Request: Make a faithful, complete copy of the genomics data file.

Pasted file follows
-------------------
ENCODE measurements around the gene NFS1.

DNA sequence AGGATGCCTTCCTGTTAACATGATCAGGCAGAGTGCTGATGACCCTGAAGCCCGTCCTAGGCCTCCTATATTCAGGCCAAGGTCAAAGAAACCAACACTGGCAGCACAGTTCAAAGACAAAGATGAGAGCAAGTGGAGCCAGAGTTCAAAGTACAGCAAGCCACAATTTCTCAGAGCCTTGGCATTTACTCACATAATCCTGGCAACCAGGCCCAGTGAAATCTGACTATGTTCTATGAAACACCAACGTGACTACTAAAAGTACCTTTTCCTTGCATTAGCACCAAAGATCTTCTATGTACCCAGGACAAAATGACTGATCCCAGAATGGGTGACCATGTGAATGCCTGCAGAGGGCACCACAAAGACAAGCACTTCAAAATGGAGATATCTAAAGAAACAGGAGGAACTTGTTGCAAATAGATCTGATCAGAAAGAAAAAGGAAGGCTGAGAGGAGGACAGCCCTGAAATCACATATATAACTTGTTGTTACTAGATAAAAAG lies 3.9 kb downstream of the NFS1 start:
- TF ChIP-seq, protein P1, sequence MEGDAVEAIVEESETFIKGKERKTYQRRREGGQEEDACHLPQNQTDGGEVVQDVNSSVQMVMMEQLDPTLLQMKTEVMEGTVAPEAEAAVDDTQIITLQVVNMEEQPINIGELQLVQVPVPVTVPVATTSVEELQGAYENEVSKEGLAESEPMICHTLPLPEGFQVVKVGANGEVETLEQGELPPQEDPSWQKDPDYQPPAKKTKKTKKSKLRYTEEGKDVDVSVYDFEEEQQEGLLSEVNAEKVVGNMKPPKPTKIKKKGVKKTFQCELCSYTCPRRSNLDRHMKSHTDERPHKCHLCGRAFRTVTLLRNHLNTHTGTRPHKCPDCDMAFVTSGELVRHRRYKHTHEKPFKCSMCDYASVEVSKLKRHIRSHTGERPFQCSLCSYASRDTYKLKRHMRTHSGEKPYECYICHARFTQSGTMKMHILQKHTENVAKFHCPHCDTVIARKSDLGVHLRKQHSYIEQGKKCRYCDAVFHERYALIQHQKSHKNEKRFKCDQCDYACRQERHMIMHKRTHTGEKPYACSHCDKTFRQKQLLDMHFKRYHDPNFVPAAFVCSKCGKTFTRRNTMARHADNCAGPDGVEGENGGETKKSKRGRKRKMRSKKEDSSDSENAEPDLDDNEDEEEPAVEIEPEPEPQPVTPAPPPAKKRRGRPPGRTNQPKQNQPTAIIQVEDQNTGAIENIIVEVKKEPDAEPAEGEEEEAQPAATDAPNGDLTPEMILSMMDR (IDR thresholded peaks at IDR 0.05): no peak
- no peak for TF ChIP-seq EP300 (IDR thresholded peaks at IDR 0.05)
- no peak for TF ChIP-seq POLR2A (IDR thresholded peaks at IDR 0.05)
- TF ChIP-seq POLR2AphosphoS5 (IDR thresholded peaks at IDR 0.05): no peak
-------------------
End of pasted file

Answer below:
ENCODE measurements around the gene NFS1.

DNA sequence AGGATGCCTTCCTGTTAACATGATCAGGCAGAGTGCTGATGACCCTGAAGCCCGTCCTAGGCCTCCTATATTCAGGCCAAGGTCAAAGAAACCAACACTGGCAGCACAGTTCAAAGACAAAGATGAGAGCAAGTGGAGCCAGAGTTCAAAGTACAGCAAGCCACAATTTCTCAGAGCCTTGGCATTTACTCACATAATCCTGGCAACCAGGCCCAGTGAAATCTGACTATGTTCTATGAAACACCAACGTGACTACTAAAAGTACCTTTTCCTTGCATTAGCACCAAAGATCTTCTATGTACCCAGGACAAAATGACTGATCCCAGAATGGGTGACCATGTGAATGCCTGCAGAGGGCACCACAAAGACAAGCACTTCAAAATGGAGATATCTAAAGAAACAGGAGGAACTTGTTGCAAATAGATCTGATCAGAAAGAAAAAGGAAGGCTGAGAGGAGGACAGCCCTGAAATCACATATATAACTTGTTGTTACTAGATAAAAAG lies 3.9 kb downstream of the NFS1 start:
- TF ChIP-seq, protein P1, sequence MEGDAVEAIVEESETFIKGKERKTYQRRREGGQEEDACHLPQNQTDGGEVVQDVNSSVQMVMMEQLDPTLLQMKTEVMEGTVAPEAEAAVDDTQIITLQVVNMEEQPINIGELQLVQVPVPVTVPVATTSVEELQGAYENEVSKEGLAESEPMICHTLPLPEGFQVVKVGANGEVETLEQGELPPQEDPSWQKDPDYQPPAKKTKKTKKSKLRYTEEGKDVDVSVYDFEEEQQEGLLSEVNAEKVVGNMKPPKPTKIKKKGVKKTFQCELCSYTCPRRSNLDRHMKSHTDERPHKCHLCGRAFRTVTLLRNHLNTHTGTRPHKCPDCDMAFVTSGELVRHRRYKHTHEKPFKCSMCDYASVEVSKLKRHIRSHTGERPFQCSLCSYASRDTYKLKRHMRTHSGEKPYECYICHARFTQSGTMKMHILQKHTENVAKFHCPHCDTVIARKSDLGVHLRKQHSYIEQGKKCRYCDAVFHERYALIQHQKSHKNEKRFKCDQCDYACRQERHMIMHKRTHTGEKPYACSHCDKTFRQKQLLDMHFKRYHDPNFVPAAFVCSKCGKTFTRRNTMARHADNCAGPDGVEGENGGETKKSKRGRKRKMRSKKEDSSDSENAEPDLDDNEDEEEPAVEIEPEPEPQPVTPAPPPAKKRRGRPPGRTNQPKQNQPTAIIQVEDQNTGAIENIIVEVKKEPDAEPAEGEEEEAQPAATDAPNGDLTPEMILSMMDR (IDR thresholded peaks at IDR 0.05): no peak
- no peak for TF ChIP-seq EP300 (IDR thresholded peaks at IDR 0.05)
- no peak for TF ChIP-seq POLR2A (IDR thresholded peaks at IDR 0.05)
- TF ChIP-seq POLR2AphosphoS5 (IDR thresholded peaks at IDR 0.05): no peak